Thomas Dunker Bio (Real)

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Thomas Dunker was born in April 1933 in a small South Dakota town named White. When he was two his parents moved to a stock farm near Sioux Falls. He and his only sibling, Bob, rose at dawn to do chores, walked miles where they caught the bus to public grade school.

Tom was old enough to walk an extra mile when he was ready for seventh grade so he and his brother transferred to Cathedral Catholic school. His grades were usually A’s and when they weren’t his parents knew he wasn’t trying.  He won scholarships and decided to go to a small college in Minnesota. A year later he transferred to a seminary in Baltimore.

After two years of rigorous studies, (he did well in Greek and Latin simultaneously as well as other required studies) he realized much of his youthful indoctrination was nonsense.

He left and in a short time was drafted during the Korean war. He spent two years in the army mostly in Germany working in a water treatment section. When the war ended he enrolled at St. Louis University.

During the Easter vacation he had a chance to drive a new car to Texas for a dealer. Sometime in the night near a small town in Tennessee a semi-truck ploughed into the car he was driving and demolished it. Tom wasn’t found until the following dawn in a nearby cornfield, still unconscious.

He eventually ended up in the large veterans administration hospital in Memphis. There he was operated on and two of the higher vertebrae of his spine were fused and splinters removed, but the spinal cord had been damaged. They told him he was a quadriplegic for life and he would be lucky to reach the age of fifty.

After months strapped to a torture device called a Stryker frame he was transferred to a ward which he shared with many other veterans in various stages of paralysis. He regained some mobility and learned how to uncurl the fingers of his hands and type hunt and peck on an electric typewriter.

Years later he was well enough to transfer to the VA hospital in Sioux Falls.

After a year of trying to negotiate his wheelchair on ice and snow Tom decided to move to a different climate. He bought a car with hand controls and he and Bob drove to San Francisco. When they saw the steep streets in that city they continued south looking for a place they liked. They rented a house in Mar Vista for one year. Tom then decided to move to Guadalajara, Mexico to a wheelchair community.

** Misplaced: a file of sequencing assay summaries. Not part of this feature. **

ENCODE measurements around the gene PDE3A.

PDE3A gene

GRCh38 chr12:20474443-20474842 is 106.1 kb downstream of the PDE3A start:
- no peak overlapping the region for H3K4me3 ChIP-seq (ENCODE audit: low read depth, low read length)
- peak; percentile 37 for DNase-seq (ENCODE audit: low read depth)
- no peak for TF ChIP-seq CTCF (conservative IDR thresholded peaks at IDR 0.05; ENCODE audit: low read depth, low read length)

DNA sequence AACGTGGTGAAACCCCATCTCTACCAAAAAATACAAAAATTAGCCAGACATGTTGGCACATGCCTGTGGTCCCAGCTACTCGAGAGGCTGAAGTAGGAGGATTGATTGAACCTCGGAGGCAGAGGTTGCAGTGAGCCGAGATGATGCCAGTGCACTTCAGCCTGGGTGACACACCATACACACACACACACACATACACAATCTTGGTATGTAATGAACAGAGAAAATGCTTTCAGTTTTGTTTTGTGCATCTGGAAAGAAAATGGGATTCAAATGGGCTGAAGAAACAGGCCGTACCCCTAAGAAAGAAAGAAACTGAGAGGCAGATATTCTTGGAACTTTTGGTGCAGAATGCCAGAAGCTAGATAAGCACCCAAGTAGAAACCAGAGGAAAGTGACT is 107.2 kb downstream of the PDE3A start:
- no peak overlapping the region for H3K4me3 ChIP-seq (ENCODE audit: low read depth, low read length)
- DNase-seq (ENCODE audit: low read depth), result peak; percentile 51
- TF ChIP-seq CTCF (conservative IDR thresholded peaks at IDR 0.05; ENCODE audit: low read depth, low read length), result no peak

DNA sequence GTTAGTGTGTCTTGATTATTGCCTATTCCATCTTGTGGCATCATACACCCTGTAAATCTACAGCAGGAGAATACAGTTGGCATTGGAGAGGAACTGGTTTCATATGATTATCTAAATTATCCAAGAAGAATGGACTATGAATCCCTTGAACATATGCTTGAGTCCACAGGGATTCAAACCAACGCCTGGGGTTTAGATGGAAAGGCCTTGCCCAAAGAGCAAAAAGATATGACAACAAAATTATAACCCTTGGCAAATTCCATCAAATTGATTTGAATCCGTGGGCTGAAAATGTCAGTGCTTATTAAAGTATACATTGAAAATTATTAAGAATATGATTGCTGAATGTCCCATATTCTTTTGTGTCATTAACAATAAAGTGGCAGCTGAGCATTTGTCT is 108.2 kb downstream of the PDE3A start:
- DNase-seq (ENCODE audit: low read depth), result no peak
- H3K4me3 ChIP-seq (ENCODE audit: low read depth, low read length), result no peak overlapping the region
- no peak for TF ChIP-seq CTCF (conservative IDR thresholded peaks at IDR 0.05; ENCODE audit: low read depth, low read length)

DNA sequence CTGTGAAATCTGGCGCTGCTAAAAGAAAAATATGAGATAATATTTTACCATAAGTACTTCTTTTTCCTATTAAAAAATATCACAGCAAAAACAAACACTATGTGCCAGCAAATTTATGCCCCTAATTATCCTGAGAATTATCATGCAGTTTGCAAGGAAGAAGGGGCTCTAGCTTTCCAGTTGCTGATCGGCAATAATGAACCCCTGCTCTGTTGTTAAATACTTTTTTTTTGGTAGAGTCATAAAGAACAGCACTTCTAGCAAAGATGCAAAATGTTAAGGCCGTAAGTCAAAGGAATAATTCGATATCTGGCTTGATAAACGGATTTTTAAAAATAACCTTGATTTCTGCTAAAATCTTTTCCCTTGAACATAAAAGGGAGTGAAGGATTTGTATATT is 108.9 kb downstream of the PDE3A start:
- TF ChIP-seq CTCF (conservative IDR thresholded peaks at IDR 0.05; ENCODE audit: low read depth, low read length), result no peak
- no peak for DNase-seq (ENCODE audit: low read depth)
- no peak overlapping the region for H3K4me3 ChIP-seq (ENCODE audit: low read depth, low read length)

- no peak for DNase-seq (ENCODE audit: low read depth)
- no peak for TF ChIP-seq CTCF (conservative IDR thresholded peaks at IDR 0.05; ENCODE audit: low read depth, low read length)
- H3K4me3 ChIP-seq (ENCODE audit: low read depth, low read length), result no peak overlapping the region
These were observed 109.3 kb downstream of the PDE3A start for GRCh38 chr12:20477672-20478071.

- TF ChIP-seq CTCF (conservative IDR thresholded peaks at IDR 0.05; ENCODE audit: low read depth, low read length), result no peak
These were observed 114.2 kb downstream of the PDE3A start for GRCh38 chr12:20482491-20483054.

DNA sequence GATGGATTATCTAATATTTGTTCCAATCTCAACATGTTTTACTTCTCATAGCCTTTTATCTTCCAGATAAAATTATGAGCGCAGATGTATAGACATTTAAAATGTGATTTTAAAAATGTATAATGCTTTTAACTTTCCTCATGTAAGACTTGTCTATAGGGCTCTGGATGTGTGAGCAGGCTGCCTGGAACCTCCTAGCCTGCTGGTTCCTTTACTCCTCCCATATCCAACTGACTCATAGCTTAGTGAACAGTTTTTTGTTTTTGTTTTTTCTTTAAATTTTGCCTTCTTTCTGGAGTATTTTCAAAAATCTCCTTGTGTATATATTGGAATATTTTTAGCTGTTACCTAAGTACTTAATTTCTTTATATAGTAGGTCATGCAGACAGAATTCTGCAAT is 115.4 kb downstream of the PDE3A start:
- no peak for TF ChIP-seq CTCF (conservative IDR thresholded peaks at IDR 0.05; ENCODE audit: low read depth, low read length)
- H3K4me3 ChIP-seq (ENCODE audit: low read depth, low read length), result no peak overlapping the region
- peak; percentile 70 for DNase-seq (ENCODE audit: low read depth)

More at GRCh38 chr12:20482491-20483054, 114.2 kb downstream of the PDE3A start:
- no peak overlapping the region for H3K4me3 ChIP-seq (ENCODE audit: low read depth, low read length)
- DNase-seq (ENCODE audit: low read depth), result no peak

The two drove to Guadalajara and Bob flew back, Tom kept the car with hand controls. Bob was living in a beach house in Hermosa Beach years later when Tom beeped outside happy to be back in the US. He enrolled in classes at UCLA and three times a week drove to and from classes.

The next year he enrolled full time at UCLA and lived in a dormitory there. He then spent many pleasant years in Hermosa Beach writing and the two published an anti-war magazine during the 60’s called Horseshit, The Offensive Review.

When the Viet Nam war ended their distributor went out of business and so did Horseshit. Tom then wrote two pocketbooks and a book called Live Longer Through Sex.

They then began investing in real estate. Tom did all the paper work and Bob remodeled. The timing was perfect, they eventually did well and moved to Huntington Beach. Tom lived in a pool home three blocks from the ocean. He could push his chair downtown and had time to write nearly every day. He was reluctant to publish but planned to someday.

Viruses plague invalids with little resistance but Tom managed to thwart all of them with the help of his assistants until December 2003 when pneumonia following a bout with a virus took his life. He lived 20 years longer than the Memphis doctors prophesied.

3 Comments for this entry

  • John Simpson

    You and Tom produced the the best publication ever to emerge from the ‘sixties. Even my 40+ year old children think so!
    RIP Tom – we shall not see your like again.

    Warmest regards,

    john simpson

  • George Mells

    I got the first three issues of Horseshit while in college in ’67 / 68. Never knew there was a fourth. I found the writing interesting and have always wanted to turn the teleplay “Group Therapy” into a video but got too old before the resources became available. As a long reader of “Mad” magazine I found “Horseshit” a far more adult and cynical expression of similar ideas. I am glad to hear that the brothers had good lives considering their writings and artwork that could have created considerable backlash.

  • David DeMulle

    I was looking at my library collection and re-found 3 issues of Horshit Magazine. So I looked it up on the Internet and found your site. Timothy Leary for the intellectual.

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